One should also not forget the activities of individuals aimed at the destabilisation of various governments. Usually, they do it out of ideological beliefs, often using their own money and working with international contacts. One such individual is the French neoliberal philosopher Bernard-Henri Lévy, who actively supported coups in Yugoslavia and Ukraine, terrorists in Libya and Syria, and is currently helping Belarus opposition leader Svetlana Tikhanovskaya, who lost in the country’s recent presidential election.

George Soros’s son, Alexander Soros, is diligently carrying on his father’s work by serving as deputy chair of the Open Society Foundations. Recently, he has been making frequent visits to the Balkans, where he has been seen in the company of many senior politicians. In addition to Europe, Alexander Soros often visits Myanmar and is involved in projects in several African countries.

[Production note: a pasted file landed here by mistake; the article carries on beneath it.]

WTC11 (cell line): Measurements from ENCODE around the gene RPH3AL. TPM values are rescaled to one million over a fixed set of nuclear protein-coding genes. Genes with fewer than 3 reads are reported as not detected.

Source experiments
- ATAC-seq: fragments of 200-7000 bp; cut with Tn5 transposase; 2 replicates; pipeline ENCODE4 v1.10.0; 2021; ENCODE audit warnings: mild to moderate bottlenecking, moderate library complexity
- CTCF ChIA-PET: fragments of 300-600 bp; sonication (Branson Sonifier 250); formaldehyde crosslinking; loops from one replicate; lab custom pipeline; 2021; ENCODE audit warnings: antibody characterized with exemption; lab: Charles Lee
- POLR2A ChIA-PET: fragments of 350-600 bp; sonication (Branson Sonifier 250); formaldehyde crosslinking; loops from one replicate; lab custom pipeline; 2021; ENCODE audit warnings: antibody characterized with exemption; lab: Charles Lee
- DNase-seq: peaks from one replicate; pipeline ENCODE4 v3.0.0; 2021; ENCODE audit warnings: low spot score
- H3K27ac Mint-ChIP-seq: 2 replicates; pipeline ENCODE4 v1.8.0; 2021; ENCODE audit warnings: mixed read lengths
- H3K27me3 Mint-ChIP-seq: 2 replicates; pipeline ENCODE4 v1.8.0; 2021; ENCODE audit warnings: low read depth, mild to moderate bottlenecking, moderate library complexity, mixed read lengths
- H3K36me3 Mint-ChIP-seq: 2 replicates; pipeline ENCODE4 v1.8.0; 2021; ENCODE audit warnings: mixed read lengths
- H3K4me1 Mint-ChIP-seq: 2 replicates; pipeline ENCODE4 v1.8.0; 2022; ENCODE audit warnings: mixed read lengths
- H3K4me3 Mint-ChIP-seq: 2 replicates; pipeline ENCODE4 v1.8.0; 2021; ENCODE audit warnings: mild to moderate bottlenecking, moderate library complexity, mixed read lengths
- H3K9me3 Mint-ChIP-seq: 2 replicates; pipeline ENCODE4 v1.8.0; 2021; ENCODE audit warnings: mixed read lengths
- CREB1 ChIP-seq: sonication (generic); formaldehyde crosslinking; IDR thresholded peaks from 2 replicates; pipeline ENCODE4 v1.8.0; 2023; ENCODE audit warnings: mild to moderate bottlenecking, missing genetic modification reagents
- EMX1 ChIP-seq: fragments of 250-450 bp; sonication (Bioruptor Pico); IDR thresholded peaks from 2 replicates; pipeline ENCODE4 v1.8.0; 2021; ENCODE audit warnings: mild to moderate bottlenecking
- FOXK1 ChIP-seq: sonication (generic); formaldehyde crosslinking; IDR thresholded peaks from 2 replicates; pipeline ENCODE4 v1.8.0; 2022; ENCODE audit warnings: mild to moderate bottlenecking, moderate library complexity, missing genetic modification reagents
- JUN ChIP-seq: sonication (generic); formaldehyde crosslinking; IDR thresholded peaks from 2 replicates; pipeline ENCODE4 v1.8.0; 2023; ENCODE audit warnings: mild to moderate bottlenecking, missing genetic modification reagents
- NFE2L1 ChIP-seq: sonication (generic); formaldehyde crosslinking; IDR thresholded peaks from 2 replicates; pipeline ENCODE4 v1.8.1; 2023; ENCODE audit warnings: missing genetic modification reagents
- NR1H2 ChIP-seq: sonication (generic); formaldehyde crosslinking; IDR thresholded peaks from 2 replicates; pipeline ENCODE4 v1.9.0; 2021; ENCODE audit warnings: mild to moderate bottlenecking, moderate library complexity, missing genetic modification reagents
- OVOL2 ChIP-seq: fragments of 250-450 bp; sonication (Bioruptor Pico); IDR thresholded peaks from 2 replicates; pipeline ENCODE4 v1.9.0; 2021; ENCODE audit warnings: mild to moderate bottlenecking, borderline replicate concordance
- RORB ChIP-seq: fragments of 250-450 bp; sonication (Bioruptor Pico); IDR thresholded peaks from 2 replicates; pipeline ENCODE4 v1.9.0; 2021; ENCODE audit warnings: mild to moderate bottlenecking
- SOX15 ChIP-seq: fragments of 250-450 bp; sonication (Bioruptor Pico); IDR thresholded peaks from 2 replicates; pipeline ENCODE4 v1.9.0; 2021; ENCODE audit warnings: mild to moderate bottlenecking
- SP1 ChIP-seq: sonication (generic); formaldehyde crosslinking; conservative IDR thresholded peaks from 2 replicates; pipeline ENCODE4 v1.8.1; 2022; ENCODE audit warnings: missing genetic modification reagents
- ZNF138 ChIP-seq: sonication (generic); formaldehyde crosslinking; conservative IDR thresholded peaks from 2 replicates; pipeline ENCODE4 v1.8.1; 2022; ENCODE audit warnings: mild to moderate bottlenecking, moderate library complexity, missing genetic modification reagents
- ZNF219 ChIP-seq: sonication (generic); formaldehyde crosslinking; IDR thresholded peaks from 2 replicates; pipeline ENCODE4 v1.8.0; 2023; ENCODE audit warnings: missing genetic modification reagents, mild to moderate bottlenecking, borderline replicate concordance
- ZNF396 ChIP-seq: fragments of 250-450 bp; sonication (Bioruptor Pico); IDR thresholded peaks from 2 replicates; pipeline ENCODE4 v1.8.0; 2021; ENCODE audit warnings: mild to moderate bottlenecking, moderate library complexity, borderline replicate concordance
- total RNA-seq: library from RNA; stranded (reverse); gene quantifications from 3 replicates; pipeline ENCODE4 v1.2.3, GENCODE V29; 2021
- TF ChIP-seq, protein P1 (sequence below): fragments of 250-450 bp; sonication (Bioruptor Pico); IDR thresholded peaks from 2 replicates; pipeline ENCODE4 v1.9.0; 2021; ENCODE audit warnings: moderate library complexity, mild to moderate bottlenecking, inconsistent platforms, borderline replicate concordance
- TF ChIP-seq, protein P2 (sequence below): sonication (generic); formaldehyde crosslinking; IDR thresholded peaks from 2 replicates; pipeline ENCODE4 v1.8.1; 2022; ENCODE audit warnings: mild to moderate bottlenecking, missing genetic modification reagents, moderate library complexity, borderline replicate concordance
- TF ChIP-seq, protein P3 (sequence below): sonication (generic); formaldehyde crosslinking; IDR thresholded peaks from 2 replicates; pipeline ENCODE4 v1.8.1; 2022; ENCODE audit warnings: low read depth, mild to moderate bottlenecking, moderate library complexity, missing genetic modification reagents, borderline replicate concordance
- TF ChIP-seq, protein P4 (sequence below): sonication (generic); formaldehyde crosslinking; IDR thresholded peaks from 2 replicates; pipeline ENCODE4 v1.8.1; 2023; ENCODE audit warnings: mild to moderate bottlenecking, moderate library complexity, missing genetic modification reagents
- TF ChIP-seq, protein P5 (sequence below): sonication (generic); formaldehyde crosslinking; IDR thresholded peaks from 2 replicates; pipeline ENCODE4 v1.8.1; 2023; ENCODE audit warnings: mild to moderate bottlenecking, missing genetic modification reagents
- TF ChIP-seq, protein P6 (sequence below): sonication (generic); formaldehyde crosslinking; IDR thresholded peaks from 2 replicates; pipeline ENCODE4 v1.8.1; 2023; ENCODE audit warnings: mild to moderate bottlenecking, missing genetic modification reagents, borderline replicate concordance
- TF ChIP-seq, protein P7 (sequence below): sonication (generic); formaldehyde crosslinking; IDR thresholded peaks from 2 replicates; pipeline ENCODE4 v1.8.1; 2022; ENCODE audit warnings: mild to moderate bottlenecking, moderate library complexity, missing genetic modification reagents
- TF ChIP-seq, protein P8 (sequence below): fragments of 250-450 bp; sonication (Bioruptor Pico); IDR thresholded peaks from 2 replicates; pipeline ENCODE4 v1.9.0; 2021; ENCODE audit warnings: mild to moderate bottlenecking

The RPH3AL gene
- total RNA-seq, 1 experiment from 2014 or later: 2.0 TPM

The activities of these people and organisations represent a multi-level international network with multiple dimensions of communication and hidden strategies prepared with an eye to the future.

Therefore, to establish an adequate response mechanism to current and future challenges, the activities of these groups, individuals and institutions must be monitored at the systemic level – constantly, thoroughly and comprehensively.


By Leonid Savin
Source: Oriental Review